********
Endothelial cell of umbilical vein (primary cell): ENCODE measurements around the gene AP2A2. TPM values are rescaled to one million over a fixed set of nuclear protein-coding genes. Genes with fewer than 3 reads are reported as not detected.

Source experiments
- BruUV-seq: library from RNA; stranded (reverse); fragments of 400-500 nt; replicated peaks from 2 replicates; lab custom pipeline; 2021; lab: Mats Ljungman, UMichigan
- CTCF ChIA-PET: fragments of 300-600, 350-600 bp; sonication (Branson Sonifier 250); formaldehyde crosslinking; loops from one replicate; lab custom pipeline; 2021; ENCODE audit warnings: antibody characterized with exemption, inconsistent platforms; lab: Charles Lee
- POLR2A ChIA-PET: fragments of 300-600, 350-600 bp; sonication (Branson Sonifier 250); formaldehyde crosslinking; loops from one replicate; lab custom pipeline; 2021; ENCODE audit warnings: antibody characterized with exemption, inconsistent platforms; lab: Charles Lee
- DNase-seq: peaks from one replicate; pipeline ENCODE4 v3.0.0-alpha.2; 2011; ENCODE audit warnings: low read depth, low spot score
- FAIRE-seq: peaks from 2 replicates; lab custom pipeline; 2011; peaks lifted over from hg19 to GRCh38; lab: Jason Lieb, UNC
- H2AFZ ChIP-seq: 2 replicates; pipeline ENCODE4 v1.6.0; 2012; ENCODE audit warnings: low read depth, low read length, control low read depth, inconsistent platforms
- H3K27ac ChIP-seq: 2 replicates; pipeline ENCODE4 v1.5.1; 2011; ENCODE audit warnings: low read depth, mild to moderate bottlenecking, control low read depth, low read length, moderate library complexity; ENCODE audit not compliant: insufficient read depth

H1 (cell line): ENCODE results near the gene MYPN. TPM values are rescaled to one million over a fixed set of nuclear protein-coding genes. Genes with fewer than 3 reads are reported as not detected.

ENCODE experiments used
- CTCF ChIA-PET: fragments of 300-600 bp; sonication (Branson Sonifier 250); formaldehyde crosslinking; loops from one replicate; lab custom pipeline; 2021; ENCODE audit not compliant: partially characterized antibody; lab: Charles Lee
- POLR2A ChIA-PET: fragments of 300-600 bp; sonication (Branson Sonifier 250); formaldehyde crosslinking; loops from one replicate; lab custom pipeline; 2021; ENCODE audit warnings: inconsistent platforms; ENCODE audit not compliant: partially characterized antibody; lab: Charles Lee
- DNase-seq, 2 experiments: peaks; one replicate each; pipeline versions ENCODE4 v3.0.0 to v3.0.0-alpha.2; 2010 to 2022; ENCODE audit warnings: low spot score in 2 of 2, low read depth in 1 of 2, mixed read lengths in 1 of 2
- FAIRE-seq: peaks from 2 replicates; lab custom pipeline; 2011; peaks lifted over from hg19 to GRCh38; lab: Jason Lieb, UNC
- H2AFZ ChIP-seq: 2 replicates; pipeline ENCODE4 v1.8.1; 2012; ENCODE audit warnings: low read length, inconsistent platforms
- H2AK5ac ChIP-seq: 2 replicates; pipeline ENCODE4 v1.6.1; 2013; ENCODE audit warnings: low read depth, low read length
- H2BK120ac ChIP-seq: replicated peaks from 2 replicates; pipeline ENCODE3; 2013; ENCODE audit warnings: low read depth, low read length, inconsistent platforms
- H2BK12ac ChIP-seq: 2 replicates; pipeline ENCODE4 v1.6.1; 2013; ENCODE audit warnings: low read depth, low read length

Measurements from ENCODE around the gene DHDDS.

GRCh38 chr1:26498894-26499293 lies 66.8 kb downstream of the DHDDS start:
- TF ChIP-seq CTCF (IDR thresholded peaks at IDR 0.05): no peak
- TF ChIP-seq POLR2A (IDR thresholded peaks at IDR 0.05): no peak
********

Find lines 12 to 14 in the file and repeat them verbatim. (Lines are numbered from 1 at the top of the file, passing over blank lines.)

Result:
- CTCF ChIA-PET: fragments of 300-600 bp; sonication (Branson Sonifier 250); formaldehyde crosslinking; loops from one replicate; lab custom pipeline; 2021; ENCODE audit not compliant: partially characterized antibody; lab: Charles Lee
- POLR2A ChIA-PET: fragments of 300-600 bp; sonication (Branson Sonifier 250); formaldehyde crosslinking; loops from one replicate; lab custom pipeline; 2021; ENCODE audit warnings: inconsistent platforms; ENCODE audit not compliant: partially characterized antibody; lab: Charles Lee
- DNase-seq, 2 experiments: peaks; one replicate each; pipeline versions ENCODE4 v3.0.0 to v3.0.0-alpha.2; 2010 to 2022; ENCODE audit warnings: low spot score in 2 of 2, low read depth in 1 of 2, mixed read lengths in 1 of 2